Video: Harvest 2022 – Wilts farmer cuts no-fungicide wheat

George Hosier’s fungicide-free winter wheat harvest began two weeks earlier than usual on his Wiltshire holding, where his family have farmed for four generations.

The warm dry temperatures quickly brought crops on, and harvest of the 120ha wheat area started last Tuesday (26 July) using a stripper header, which cuts the wheat ears and leaves the straw standing.

First to be cut was a crop of Extase, which received just 120kg N/ha and zero applications of fungicide sprays. Yields averaged 8.5t/ha at a moisture content of 14.5%.

See also: Harvest 2022: Wheat holding up well despite month-early harvest

Specific weights performed well at 81kg/hl, thanks to a good level of light intensity throughout the growing season.

Mr Hosier says it was the very dry conditions – with average rainfall levels more than 200mm below normal for the first six months of the year – brought harvest forwards.

“On average we receive 480mm of rain from January to July, but we haven’t quite yet received 270mm,” he explains. With dry weather persisting, his wheat harvest was completed in just five days.

Nitrogen cuts

In a bid to build soil health and cut fuel costs by 50% Mr Hosier decided to go no-till eight years ago at Wexcombe Farm, near Malborough.

Over the past few years he has decided to slash costs further by significantly cutting back his nitrogen spend by more than 100kg/ha.

Nitrogen rates once stood as high as 230-240kg N/ha for milling wheat, and with a three spray fungicide programme achieving yields of 9-9.5t/ha it was a high-input system.

Undertaking a fungicide-free wheat programme for the past three years, while using a remarkable 120kg N/ha, production costs are now a fraction of what they were, and yields average 8-8.5t/ha.

George Hosier and son Fred

George Hosier and son Fred © MAG/Emma Gillbard

“When we cut back nitrogen rates last year we may have cut too much too soon, but with fertiliser prices where they are we were well prepared for this season and are pleased with yields,” he says.

Growing the varieties Siskin and Skyfall as well, he admits that a few fields of Extase were sprayed with a dose of tebuconazole at T2.5 as a result of a breakthrough of yellow rust.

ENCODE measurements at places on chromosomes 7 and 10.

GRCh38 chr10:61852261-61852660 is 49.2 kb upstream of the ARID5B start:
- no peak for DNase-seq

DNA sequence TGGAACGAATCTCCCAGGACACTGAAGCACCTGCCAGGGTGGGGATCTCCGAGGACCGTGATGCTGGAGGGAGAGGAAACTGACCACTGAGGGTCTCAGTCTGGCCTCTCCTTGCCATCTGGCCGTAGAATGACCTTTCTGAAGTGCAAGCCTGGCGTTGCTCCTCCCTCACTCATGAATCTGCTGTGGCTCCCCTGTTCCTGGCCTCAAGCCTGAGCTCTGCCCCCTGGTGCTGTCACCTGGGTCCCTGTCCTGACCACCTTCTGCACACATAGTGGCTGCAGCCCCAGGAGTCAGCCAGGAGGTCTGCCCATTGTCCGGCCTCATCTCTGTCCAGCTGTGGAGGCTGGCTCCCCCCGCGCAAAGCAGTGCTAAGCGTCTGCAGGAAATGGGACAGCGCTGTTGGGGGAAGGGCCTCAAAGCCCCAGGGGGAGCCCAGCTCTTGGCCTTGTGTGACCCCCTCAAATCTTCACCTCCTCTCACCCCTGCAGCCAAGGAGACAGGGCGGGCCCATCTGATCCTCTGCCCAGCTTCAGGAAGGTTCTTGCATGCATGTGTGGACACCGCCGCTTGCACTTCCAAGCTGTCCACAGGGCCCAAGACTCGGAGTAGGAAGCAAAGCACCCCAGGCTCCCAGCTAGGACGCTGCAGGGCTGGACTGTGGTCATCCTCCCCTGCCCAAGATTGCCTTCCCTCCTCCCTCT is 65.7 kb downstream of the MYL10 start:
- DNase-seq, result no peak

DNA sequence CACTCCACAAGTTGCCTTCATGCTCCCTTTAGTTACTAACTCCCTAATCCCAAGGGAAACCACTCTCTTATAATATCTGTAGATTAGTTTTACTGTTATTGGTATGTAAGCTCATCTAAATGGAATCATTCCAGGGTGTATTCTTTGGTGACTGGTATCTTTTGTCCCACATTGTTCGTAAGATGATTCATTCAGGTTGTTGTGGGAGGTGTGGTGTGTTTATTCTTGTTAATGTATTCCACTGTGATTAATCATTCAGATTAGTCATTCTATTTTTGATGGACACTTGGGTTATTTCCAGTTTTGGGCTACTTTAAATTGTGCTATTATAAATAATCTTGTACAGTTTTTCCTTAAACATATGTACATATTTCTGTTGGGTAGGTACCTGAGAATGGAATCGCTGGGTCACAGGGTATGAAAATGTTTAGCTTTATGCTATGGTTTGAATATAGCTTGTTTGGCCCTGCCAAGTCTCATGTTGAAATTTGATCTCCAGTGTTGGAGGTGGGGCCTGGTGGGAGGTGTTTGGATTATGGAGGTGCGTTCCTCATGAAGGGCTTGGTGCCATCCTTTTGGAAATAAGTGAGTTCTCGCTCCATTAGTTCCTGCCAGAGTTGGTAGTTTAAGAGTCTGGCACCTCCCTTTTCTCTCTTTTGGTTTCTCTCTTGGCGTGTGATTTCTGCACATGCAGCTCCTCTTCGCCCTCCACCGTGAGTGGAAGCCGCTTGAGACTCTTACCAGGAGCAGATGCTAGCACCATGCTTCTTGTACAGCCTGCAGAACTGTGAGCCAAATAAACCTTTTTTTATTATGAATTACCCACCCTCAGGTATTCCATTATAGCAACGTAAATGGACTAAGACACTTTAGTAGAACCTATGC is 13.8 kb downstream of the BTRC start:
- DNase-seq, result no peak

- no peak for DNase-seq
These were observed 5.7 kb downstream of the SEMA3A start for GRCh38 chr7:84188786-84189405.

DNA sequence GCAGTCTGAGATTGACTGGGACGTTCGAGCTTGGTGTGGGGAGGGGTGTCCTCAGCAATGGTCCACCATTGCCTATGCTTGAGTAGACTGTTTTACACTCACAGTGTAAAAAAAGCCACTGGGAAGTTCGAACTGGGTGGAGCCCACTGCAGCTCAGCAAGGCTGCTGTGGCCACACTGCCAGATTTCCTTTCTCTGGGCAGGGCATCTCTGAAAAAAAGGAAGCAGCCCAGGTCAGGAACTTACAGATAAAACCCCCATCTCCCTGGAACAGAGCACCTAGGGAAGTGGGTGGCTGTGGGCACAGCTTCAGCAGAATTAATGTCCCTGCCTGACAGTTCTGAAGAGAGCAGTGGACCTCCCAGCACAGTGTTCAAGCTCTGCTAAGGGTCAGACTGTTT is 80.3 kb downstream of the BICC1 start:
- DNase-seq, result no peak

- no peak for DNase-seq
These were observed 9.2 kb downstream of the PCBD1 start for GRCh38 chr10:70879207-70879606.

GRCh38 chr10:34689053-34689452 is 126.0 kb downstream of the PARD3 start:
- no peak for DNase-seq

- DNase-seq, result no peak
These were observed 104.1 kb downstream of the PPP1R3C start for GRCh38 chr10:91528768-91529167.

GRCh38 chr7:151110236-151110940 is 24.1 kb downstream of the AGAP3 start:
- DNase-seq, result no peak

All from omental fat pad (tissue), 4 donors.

“We thought the wheat would hold off, but on a select few fields the yellow rust took hold so we had to spray.”

Stripper header

Rather than using a conventional header, Mr Hosier uses a Shelbourne Reynolds stripper header. This cuts the wheat ear off at the top of the stem, leaving the stem standing.

He then direct drills a cover crop mix into the straw, on which he outwinters his 200-head of beef cattle.

Mr Hosier says the stripper header is quicker and cheaper to run than a conventional one. Cutting at a speed of 7km/hr, it saves a significant amount of time and fuel at harvest as it eliminates the need to chop through a bulky crop of straw.

Stripper header on a combine in wheat

© MAG/Emma Gillbard

What’s more, it provides a perfectly even spread of organic matter across the field and, with fertiliser prices remaining high next season, this provides a free, powerful supply of P and K back to the soil and a good source of fibre for his cattle over the winter.

In fact, Mr Hosier cuts all his cereals using the stripper header. He occasionally bales a small proportion of straw for use on the farm but with winter housing now eliminated this demand has gone.

Usually, the 10-way cover crop mix would be direct drilled into the straw within 48 hours after harvest, but with such dry soil conditions, Mr Hosier is holding off for a week before going in with the John Deere 750 A disc drill.

Soil health

Since the shift in farming practices – going no-till, planting cover crops and use of herbal grass leys in the arable rotation – plant and soil health has greatly improved.

Soils are more biologically active and organic matter levels have increased by an average of 1% across Wexcombe Farm, with no purchased P and K applied – yet indices are climbing.

There has also been a noticeable change in biodiversity, with a greater abundance of birds and mammals – especially pheasants, hares and fallow deer.

Some of the farm’s more forward crops are looking about ready for cutting, and next on the harvest to-do list will be spring barley.

“The oats are changing very quickly and the linseed will hopefully hold on for a little longer,” says Mr Hosier.

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